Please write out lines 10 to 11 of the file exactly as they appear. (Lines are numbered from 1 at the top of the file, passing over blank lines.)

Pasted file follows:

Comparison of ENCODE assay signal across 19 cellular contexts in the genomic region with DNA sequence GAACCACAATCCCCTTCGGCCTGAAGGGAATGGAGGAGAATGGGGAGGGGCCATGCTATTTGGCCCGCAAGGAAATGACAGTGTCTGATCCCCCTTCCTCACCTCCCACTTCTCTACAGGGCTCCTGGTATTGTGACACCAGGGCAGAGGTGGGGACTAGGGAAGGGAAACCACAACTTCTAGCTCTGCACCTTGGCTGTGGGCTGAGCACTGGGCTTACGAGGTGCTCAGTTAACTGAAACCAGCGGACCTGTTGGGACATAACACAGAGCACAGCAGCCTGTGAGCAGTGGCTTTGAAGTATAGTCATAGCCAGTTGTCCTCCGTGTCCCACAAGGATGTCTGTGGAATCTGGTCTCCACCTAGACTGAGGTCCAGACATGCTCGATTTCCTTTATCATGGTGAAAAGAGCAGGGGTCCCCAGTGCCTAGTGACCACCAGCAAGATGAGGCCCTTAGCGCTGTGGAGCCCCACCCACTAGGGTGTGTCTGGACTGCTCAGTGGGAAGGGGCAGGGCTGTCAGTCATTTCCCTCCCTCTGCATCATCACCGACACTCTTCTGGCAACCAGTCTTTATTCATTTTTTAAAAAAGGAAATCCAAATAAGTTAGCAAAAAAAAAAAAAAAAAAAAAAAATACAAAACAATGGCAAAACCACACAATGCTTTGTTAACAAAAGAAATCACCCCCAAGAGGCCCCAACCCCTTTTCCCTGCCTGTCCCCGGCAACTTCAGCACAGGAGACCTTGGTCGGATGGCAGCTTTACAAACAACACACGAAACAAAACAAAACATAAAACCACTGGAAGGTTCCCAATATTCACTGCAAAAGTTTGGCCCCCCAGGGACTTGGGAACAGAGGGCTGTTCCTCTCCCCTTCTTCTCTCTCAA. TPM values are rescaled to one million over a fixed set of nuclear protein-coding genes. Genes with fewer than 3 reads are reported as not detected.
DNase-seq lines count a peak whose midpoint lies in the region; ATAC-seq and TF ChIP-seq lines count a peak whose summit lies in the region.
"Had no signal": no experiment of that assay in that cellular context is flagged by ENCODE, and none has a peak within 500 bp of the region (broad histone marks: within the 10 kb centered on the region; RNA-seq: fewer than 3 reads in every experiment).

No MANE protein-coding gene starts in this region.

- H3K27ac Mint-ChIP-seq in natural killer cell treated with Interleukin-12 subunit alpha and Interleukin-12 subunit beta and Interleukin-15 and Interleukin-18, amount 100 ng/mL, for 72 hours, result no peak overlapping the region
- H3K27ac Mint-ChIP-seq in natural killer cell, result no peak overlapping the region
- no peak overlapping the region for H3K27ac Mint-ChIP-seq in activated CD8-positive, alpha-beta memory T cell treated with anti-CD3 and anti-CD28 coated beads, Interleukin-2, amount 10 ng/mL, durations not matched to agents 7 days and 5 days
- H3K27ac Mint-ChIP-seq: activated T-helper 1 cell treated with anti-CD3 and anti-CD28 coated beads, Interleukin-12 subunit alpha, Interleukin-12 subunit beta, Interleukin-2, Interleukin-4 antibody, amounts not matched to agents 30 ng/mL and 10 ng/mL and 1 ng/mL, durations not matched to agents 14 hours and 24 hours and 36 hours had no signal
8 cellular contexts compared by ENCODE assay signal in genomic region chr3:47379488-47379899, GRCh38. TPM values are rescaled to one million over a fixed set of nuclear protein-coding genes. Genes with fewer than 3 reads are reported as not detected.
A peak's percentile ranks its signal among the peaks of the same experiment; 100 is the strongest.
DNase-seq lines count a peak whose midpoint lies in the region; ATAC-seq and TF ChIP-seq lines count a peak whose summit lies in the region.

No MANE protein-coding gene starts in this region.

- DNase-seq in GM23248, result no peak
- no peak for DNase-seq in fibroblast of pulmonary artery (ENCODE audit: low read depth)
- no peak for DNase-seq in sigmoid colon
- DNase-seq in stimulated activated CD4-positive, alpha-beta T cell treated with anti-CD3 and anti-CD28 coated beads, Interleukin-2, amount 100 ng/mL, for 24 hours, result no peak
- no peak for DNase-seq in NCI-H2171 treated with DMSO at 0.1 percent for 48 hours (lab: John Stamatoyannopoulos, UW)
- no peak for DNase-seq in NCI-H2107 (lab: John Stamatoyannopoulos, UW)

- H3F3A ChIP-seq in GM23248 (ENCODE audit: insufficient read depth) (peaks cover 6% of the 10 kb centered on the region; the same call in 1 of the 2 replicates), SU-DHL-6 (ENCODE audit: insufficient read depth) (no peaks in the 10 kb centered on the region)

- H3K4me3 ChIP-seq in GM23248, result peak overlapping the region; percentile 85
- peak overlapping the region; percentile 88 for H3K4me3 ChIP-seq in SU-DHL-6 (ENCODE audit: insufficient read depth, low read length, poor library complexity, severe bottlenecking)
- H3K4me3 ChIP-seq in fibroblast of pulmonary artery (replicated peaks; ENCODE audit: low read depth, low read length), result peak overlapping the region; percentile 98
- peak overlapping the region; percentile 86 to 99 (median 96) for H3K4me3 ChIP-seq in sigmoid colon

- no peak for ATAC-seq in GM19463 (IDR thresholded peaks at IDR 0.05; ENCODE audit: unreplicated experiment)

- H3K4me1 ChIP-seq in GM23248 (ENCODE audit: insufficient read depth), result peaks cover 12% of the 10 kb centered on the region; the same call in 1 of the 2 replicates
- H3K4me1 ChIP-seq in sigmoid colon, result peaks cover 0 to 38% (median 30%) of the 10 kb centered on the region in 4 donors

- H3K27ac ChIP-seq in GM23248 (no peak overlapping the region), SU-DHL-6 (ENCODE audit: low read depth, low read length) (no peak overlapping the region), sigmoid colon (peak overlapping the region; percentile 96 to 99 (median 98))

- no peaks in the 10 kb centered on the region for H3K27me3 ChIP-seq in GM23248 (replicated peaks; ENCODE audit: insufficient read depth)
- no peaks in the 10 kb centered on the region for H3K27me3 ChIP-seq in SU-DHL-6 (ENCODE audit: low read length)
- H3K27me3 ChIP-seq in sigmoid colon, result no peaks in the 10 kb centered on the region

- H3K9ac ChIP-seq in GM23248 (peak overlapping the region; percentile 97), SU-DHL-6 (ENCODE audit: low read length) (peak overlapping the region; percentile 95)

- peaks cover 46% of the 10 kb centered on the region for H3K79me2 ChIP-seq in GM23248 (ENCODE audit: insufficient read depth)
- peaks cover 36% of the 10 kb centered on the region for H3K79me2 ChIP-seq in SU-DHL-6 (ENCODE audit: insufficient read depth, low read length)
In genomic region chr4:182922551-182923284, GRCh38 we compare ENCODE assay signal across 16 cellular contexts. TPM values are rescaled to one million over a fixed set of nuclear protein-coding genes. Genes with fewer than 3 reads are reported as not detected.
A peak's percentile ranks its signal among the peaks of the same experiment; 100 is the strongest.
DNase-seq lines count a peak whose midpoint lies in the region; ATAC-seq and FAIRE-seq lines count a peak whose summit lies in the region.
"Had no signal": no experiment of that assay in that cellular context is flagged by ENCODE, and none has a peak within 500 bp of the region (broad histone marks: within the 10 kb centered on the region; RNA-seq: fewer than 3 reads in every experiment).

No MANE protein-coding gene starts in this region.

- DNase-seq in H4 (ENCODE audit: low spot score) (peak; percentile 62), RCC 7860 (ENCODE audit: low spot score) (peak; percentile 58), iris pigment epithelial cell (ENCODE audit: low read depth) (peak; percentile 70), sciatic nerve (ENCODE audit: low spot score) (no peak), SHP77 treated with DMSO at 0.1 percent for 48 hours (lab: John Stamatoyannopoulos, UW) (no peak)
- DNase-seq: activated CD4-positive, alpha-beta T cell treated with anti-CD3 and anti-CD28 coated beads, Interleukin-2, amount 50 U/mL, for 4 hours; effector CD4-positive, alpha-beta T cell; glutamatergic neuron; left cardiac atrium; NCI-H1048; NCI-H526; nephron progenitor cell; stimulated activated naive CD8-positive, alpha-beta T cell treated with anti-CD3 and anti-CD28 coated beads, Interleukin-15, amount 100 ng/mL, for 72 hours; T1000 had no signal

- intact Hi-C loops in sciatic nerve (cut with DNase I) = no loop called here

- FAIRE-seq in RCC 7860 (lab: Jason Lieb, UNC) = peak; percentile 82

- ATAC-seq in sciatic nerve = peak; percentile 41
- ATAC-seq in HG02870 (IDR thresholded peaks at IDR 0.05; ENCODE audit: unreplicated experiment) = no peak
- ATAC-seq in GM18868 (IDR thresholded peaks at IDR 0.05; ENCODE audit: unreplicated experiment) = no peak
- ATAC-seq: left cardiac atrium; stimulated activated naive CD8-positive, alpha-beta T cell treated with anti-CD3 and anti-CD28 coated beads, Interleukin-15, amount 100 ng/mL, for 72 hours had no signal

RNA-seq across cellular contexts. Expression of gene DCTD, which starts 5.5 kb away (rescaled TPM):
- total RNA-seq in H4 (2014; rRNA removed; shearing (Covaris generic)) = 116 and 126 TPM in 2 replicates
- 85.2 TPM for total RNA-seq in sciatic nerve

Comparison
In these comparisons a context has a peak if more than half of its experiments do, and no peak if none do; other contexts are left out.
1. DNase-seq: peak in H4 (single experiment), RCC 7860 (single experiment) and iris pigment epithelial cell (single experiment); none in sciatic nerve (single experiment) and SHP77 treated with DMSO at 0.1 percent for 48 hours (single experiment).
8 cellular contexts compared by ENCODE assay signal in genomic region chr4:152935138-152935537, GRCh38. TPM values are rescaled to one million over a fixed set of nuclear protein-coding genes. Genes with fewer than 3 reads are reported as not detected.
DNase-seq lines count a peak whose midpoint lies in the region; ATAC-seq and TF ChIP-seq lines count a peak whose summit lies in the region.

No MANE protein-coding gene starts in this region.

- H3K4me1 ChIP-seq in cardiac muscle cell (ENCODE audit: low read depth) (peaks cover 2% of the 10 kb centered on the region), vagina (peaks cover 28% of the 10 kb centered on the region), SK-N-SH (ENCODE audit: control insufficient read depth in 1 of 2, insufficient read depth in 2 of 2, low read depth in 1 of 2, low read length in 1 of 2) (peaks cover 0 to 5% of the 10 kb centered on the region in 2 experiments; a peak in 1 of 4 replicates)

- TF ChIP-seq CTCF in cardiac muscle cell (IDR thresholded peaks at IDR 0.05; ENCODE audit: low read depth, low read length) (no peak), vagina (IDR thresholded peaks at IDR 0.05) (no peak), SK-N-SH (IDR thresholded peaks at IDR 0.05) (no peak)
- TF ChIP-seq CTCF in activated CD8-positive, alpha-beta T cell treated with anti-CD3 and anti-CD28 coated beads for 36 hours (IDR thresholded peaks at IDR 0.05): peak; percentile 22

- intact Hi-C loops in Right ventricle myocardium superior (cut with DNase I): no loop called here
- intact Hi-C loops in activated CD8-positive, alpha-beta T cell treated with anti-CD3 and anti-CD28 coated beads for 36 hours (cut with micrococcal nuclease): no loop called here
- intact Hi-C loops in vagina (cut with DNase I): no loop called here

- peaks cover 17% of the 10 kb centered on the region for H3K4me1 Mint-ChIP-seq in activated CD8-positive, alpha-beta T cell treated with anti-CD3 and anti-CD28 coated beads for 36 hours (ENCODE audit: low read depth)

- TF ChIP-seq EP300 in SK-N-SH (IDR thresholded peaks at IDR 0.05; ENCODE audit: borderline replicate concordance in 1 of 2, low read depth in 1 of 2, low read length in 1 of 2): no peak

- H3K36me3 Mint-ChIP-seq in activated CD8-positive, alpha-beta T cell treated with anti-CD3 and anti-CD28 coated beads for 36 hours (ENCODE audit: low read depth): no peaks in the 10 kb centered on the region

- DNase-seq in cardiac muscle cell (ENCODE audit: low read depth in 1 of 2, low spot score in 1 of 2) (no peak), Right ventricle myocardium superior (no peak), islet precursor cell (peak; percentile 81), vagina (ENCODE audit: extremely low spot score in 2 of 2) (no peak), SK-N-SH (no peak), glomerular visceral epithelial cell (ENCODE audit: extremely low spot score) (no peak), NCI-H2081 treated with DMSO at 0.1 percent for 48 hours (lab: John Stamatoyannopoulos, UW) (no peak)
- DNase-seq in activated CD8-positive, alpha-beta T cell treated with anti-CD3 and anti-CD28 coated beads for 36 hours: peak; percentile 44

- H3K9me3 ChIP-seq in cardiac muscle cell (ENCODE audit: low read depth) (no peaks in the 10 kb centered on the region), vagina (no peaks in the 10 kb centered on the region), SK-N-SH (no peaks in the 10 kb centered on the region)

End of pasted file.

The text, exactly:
A peak's percentile ranks its signal among the peaks of the same experiment; 100 is the strongest.
DNase-seq lines count a peak whose midpoint lies in the region; ATAC-seq and TF ChIP-seq lines count a peak whose summit lies in the region.